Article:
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Thread: lighting ratios (outdoors)

  1. #41

    Default Re: lighting ratios (outdoors)

    Quote Originally Posted by gooseberry View Post
    As mentioned earlier, simple and easy way to achieve it is

    Set your flash to standard TTL.
    If you are in A mode on your camera, dial in -3eV exposure compensation on the camera (this will increase your shutter speed - you may need to go into FP mode if the shutter speed goes above your x-sync speed). If you are in M mode, adjust your aperture/shutter speed so that the background will be underexposed by 3eV.
    Take the shot.




    Yes, the main disadvantage of FP mode is the flash power is reduced to approx. 1/8 power.
    ok very clear explanation.will try it.
    so if the flash goes into FP mode, does that mean i will have to move nearer to my subject to compose the shot since power reduced to 1/8?

  2. #42
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    Default Re: lighting ratios (outdoors)

    Quote Originally Posted by jeanie View Post
    ok very clear explanation.will try it.
    so if the flash goes into FP mode, does that mean i will have to move nearer to my subject to compose the shot since power reduced to 1/8?
    Depends on what your focal length and settings are. Your SB-800 will tell you it's working range on the back lcd and it will adjust the displayed range when it goes into FP mode.

  3. #43

    Default Re: lighting ratios (outdoors)

    Quote Originally Posted by jeanie View Post
    if you guys can, take a good read at this book by daniel lezano and bjorn thomassen

    100 WAYS TO TAKE BETTER PORTRAIT PHOTOGRAPHS

    on page 58, he mentioned a technique call keyshifting

    he only mentioned a 3 stop compensation for background vs subject.but to a noob like me, i'm juggling in my mind how and WHAT to set on my flash and camera.

    man...i'm almost done reading all the photography books bought from kinokuniya.
    Is it 1:3 ratio or 3-stop compensation? They are not the same.

    If you read the article which I've sent to you, there is a mention of 1:3 as the "classic" ratio for natural looking portrait. That means that the fill-light is at 1/3 strength of the ambient light. (It does not means that there is 3-stop difference.) You simply do a -1.33 to -1.67 EV flash compensation to acheive this effect. (To translate 1:3 ratio to EV, -1.732EV flash compensation)

    Play around with the flash compensation and exposure compensation and you will get a hang of it.

    I believe the Nikon's TTL/BL mode takes that into account automatically.

    BC
    Last edited by Scaglietti; 4th January 2007 at 02:47 PM.

  4. #44

    Default Re: lighting ratios (outdoors)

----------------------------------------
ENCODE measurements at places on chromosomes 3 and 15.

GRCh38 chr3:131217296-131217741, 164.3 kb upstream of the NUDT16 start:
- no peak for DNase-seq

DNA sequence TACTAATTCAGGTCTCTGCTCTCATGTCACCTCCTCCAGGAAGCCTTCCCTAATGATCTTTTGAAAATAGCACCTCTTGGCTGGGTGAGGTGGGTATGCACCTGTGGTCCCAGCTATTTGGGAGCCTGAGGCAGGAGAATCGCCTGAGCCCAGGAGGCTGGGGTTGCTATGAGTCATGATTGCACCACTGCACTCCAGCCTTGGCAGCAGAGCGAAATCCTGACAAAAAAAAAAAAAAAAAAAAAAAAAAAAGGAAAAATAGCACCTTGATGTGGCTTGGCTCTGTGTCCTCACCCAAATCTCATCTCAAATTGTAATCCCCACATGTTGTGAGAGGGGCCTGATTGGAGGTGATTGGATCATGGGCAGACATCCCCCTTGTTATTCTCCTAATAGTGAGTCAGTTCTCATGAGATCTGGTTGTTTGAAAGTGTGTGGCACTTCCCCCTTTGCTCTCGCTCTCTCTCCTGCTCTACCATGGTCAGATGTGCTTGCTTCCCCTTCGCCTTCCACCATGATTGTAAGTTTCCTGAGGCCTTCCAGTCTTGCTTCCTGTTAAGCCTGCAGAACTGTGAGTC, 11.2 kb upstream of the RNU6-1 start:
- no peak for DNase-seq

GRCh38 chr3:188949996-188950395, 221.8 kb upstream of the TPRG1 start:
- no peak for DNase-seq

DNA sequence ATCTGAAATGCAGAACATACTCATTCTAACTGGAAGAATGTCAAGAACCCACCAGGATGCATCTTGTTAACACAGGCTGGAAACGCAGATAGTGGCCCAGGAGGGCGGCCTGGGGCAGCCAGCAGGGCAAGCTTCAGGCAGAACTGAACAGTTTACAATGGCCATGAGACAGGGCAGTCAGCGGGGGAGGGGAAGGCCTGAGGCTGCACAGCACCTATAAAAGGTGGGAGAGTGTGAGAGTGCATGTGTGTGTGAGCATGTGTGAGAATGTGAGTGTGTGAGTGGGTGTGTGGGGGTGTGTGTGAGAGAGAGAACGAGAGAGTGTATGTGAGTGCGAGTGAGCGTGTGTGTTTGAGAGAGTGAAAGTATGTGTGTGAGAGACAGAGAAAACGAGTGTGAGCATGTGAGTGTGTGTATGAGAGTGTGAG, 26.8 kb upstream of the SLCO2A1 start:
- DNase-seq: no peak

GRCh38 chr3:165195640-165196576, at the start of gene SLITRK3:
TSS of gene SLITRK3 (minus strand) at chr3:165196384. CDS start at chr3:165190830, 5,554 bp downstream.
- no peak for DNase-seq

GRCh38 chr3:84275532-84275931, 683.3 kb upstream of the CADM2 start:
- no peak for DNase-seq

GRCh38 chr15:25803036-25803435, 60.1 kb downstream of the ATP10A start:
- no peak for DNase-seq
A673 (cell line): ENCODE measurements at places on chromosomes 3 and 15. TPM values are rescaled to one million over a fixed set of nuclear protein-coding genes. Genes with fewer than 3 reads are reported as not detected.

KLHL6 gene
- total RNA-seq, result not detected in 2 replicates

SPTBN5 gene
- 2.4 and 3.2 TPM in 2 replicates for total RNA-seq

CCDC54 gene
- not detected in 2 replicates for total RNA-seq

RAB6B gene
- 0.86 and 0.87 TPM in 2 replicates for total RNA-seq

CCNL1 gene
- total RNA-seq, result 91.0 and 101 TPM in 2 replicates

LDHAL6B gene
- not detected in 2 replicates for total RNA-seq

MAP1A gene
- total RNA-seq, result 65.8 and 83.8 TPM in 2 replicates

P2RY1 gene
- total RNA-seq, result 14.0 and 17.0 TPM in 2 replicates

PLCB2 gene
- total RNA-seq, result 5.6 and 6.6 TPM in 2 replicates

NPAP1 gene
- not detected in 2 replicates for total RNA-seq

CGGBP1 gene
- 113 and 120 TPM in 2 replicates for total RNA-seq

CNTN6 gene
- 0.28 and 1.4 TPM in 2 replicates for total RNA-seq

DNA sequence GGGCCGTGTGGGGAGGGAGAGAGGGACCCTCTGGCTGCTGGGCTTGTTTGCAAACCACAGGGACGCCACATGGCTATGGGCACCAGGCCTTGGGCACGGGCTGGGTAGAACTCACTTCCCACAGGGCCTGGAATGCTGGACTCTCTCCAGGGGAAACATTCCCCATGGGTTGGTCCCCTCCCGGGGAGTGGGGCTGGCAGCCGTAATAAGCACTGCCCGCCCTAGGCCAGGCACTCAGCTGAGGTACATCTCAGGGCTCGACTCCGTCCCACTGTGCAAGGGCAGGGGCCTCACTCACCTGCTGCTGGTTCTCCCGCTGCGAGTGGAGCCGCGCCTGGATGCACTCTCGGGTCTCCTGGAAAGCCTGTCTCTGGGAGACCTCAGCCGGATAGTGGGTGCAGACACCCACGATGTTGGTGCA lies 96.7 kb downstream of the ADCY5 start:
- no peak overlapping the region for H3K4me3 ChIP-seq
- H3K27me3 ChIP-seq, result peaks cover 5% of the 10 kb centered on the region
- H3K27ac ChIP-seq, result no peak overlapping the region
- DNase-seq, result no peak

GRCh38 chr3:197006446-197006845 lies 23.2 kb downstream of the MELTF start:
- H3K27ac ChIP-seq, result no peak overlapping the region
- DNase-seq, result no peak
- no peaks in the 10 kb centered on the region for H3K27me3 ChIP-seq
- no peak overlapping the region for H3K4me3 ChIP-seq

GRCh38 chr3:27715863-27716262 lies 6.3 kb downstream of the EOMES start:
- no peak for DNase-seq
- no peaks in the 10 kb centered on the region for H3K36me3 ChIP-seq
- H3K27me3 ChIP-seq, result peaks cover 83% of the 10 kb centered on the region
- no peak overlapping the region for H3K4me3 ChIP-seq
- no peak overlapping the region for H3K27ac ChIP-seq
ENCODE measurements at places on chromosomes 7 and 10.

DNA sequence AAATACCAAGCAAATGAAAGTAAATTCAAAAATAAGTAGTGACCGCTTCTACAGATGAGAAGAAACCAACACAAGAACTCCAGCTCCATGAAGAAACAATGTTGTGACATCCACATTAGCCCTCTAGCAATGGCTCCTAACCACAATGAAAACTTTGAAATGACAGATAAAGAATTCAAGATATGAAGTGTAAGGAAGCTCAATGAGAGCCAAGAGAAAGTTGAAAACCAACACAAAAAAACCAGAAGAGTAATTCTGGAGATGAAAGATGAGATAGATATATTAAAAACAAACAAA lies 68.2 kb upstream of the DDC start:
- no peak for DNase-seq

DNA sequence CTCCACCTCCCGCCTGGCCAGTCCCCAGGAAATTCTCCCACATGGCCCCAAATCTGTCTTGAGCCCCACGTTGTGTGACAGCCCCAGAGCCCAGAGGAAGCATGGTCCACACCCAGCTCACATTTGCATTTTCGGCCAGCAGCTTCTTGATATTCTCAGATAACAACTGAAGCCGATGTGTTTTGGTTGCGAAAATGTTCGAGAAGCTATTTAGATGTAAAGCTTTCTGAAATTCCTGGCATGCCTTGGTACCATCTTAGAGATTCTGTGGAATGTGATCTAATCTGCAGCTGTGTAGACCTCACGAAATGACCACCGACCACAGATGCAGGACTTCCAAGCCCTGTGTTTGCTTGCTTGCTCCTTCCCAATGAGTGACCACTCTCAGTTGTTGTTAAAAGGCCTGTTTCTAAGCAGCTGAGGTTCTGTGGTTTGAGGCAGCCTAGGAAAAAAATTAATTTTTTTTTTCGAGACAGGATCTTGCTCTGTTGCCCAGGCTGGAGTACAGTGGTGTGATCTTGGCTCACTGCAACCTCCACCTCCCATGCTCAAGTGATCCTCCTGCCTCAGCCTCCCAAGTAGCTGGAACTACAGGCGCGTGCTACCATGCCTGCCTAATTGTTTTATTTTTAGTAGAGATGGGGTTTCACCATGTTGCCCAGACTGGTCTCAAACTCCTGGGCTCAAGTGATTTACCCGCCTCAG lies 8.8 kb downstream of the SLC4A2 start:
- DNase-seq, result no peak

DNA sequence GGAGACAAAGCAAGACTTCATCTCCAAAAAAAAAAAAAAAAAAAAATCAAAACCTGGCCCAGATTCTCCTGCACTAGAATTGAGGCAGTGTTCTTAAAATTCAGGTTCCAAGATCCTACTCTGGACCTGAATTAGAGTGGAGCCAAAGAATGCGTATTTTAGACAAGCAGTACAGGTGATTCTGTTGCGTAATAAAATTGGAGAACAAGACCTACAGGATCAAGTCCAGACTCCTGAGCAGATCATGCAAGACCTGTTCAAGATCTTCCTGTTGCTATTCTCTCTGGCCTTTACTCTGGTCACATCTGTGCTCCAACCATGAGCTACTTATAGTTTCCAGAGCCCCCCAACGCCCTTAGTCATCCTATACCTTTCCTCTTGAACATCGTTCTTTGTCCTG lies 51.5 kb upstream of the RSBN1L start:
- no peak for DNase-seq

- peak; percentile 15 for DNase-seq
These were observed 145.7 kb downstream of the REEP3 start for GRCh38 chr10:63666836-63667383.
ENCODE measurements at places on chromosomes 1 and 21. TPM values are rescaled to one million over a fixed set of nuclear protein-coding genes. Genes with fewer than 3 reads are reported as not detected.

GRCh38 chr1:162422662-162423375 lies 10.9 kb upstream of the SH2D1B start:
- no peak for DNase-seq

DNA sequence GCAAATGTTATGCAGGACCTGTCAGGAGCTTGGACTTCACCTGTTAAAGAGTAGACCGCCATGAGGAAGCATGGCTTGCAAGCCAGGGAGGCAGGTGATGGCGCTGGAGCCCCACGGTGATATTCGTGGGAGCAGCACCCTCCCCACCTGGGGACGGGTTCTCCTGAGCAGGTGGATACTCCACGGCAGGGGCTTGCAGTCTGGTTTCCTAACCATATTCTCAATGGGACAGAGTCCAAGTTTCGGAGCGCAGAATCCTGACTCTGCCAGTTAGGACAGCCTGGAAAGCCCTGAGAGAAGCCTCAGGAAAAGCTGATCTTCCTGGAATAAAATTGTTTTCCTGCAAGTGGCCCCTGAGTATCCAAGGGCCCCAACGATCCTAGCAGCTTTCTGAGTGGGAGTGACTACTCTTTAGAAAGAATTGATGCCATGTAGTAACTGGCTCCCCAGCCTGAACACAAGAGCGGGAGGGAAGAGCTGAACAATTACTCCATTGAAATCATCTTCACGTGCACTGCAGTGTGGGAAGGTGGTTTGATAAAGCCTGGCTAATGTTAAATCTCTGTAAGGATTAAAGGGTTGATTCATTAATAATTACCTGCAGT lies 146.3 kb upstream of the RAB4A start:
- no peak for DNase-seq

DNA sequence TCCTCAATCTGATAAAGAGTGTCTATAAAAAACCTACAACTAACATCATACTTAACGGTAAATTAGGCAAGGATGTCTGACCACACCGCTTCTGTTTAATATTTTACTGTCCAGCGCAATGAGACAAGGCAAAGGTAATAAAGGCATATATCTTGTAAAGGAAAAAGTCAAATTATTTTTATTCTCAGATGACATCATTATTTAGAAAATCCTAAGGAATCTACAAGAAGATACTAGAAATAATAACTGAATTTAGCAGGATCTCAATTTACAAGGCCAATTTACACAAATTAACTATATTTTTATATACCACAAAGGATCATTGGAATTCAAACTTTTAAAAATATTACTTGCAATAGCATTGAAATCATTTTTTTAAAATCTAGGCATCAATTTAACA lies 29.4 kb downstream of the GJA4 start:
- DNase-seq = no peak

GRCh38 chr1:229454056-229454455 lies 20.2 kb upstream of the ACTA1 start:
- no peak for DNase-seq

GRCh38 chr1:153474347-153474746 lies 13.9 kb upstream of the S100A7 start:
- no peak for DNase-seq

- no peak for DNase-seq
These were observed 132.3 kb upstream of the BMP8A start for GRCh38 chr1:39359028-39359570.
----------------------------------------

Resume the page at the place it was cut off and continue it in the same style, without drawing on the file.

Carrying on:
Quote Originally Posted by Scaglietti View Post
    Is it 1:3 ratio or 3-stop compensation? They are not the same.

    If you read the article which I've sent to you, there is a mention of 1:3 as the "classic" ratio for natural looking portrait. That means that the fill-light is at 1/3 strength of the ambient light. (It does not means that there is 3-stop difference.) You simply do a -1.33 to -1.67 EV flash compensation to acheive this effect. (To translate 1:3 ratio to EV, -1.732EV flash compensation)

    Play around with the flash compensation and exposure compensation and you will get a hang of it.

    I believe the Nikon's TTL/BL mode takes that into account automatically.

    BC

    teach me how to get the calculated values down to the decimel points.

    i re read the book, yes, it's a 3 stop difference.
    the diff between the ambient and the fill flash ratio is the crux of key shifting.

  5. #45
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    Default Re: lighting ratios (outdoors)

    BC and jeanie, I think you two are talking about two different things.

    BC, you are talking about using flash as a fill light in an outdoor portrait; while jeanie seems to be talking about underexposing the background while using a flash to expose the subject correctly to make the subject stand out - which is the scenario that you want to create jeanie ?

  6. #46

    Default Re: lighting ratios (outdoors)

    Quote Originally Posted by gooseberry View Post
    BC and jeanie, I think you two are talking about two different things.

    BC, you are talking about using flash as a fill light in an outdoor portrait; while jeanie seems to be talking about underexposing the background while using a flash to expose the subject correctly to make the subject stand out - which is the scenario that you want to create jeanie ?

    key shift.that's the jargon from the book.
    i seriously dont know is there really a difference between the 2 techniques u mentioned though i absolutely know what you mean.

  7. #47
    Senior Member Virgo's Avatar
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    Default Re: lighting ratios (outdoors)

    It has been mentioned before in this thread. Play around with your exposure compensation (-3 stops for surrounding) and flash exposure compensation (which ever stops you want to correctly expose your subject).

    Also, I would suggest you use Av instead of manual to start with first. In that case, you can concentrate on the EC and FEC without having to worry too much on the manual settings.
    Last edited by Virgo; 4th January 2007 at 05:26 PM.
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  8. #48

    Default Re: lighting ratios (outdoors)

    Quote Originally Posted by gooseberry View Post
    BC and jeanie, I think you two are talking about two different things.